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Exton. Have 1 no friend ? quoth he: he spake
Serv. He did.
Pomfret. The Castle.
Enter King RichARD.
Nor shall not be the last; like silly beggars,
many y have, and others must sit there :
watch, Whereto my finger, like a dial's point, Is pointing still, in cleansing them from tears. Now, sir, the sounds that tell what hour it is, Are clamorous groans, that strike upon my heart, Which is the bell: So sighs, and tears, and groans, Show minutes, times, and hours : - but my
time Runs posting on in Bolingbroke's proud joy. This musick mads me, let it sound no more ; For, though it have holpe madmen to their wits, In me, it seems it will make wise men mad.
Yet blessing on his heart that gives it me!
Groom. Hail, royal prince!
Groom. I was a poor groom of thy stable, king, When thou wert king; who, travelling towards
York, With much ado, at length have gotten leave To look upon my sometime master's face. O, how it yern'd my heart, when I beheld, In London streets, that coronation day, When Bolingbroke rode on roan Barbary ! That horse, that thou so often hast bestrid ; That horse, that I so carefully have dress’d ! K. Rich. Rode he on Barbary? Tell me, gentle
friend, How went he under him ?
Groom. So proudly, as if he disdain'd the ground. K. Rich. So proud that Bolingbroke was on his
back ! That jade hath eat bread from my royal hand; This hand hath made him proud with clapping him. Would he not stumble? Would he not fall down, (Since pride must have a fall,) and break the neck Of that proud man that did usurp his back? Forgiveness, horse! why do I rail on thee, Since thou, created to be aw'd by man, Wast born to bear ? I was not made a horse ; And yet I bear a burden like an ass, Spur-gall’d, and tir’d, by jauncing Bolingbroke.
Enter Keeper, with a Dish. Keep. Fellow, give place; here is no longer stay.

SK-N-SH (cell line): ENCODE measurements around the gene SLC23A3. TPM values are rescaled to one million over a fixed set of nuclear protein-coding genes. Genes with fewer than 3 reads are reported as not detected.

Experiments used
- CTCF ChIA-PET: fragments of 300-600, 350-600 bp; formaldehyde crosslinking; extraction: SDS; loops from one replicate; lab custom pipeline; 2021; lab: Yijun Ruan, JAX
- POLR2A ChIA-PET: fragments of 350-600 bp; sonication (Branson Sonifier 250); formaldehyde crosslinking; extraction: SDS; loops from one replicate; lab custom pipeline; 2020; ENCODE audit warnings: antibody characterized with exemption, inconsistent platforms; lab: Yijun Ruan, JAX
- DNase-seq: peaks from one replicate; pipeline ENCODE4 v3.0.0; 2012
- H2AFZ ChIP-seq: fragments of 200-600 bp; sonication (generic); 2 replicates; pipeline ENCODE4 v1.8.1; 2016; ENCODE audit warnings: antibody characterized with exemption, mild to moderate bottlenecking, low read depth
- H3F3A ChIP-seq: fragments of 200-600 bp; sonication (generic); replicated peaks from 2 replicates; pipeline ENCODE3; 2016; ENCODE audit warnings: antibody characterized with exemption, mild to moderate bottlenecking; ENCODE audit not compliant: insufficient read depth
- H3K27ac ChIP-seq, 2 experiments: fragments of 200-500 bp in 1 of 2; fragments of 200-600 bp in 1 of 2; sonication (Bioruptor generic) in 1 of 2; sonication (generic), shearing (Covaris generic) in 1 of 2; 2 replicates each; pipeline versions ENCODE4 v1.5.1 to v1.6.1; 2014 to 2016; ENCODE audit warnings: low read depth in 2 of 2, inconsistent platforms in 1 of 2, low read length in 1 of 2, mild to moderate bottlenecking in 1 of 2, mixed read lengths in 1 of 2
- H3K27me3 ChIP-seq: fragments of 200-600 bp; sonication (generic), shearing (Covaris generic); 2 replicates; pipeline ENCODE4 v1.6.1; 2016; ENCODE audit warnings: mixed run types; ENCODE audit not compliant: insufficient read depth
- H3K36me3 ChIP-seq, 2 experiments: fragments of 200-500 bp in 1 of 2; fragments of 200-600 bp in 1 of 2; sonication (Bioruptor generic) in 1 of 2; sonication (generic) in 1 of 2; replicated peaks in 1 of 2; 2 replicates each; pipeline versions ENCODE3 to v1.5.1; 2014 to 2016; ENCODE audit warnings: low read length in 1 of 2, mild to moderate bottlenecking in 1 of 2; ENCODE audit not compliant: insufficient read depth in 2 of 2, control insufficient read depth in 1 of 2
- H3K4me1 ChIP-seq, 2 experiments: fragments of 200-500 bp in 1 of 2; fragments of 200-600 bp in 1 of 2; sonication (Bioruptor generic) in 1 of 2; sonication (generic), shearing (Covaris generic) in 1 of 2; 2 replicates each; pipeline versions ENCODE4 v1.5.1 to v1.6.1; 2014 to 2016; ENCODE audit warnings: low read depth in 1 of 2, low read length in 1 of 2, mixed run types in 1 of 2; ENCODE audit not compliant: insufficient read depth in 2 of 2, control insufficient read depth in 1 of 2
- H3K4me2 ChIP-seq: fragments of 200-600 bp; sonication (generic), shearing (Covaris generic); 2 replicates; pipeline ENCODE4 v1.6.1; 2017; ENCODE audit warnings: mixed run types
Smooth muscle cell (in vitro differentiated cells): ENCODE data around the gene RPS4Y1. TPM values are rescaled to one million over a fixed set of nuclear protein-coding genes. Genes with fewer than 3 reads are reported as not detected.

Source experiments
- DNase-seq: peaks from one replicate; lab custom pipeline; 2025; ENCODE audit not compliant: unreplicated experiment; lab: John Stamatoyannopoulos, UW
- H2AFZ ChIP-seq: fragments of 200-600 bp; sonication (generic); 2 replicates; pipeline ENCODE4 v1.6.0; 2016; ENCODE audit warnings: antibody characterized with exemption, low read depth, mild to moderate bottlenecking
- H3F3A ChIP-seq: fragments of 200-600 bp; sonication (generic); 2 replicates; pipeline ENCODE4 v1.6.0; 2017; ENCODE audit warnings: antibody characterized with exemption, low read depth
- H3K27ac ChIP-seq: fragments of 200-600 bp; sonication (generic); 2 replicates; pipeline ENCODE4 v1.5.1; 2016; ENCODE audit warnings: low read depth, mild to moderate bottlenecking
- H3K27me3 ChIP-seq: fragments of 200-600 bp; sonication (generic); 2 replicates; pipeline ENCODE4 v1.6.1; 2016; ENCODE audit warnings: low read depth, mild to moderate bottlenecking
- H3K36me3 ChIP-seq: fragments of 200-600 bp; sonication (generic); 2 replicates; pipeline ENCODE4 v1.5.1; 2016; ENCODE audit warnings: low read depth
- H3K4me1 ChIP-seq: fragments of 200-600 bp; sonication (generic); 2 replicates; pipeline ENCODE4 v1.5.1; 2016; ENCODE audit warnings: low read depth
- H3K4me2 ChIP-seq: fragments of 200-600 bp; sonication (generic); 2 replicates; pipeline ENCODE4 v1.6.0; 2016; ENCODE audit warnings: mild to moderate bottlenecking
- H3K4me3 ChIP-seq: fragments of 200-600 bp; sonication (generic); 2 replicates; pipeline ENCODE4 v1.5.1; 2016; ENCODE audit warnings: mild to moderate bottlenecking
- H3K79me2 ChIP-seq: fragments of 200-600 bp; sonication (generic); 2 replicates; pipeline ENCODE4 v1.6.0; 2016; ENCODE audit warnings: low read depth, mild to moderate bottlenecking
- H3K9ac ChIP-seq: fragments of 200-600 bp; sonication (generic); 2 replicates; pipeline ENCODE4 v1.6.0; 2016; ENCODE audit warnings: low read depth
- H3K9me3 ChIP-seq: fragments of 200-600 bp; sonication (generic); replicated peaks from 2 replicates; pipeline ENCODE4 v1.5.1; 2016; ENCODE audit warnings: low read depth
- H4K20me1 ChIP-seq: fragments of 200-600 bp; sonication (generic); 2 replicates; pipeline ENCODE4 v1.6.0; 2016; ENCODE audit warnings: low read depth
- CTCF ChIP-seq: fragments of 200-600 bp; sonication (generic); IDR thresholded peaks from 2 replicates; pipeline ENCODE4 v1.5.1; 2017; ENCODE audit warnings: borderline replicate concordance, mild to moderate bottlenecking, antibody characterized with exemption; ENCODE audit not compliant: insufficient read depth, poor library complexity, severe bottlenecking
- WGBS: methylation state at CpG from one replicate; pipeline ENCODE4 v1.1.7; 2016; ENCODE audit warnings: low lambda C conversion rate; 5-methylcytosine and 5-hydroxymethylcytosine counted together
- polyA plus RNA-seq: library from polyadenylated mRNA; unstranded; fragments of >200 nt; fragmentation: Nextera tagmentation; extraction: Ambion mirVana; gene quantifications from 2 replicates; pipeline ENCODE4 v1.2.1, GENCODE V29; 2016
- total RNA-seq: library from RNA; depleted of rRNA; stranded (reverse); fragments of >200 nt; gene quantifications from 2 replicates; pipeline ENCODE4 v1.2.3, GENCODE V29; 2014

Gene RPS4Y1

[To the Groom. K. Rich. If thou love me, 'tis time thou wert
away. Groom. What my tongue dares not, that my heart
[Exit. Keep. Mylord, will't please you to fall to? K. Rich. Taste of it first, as thou art wont to do. Keep. My lord, I dare not; sir Pierce of Exton,
who Lately came from the king, commands the contrary. K. Rich. The devil take Henry of Lancaster, and
thee! Patience is stale, and I am weary of it.
ČBeats the Keeper. Keep. Help, help, help!'
Enter Exton, and Servants, armed. K. Rich. How now ? what means death in this
rude assault ? Villain, thy own hand yields thy death's instru
ment. [Snatching a weapon, and killing one. Go thou, and fill another room in hell.
[He kills another, then Exton strikes him
down. That hand shall burn in never-quenching fire, That staggers thus my person. — Exton, thy fierce
hand Hath with the king's blood stain'd the king's own
land. Mount, mount, my soul! thy seat is up on high; Whilst my gross flesh sinks downward, here to die.
[Dies. Exton. As full of valour, as of royal blood : Both have I spilt; 0, would the deed were good!
For now the devil, that told me, I did well,
Windsor. A Room in the Castle.
Flourish. Enter BOLINGBROKE, and YORK, with
Lords and Attendants. Boling. Kind uncle York, the latest news we hear Is that the rebels have consum’d with fire. Our town of Cicester in Glostershire ; But whether they be ta’en, or slain, we hear not.
Enter NORTHUMBERLAND. Welcome, my
lord : : What is the news ? North. First, to thy sacred state wish I all happi
The next news is, - I have to London sent
[Presenting a paper. Boling. We thank thee, gentle Percy, for thy
pains ; And to thy worth will add right worthy gains.
Enter FitzwATER. Fitz. My lord, I have from Oxford sent to London The heads of Brocas, and Sir Bennet Seely; Two of the dangerous consorted traitors, That sought at Oxford thy dire overthrow.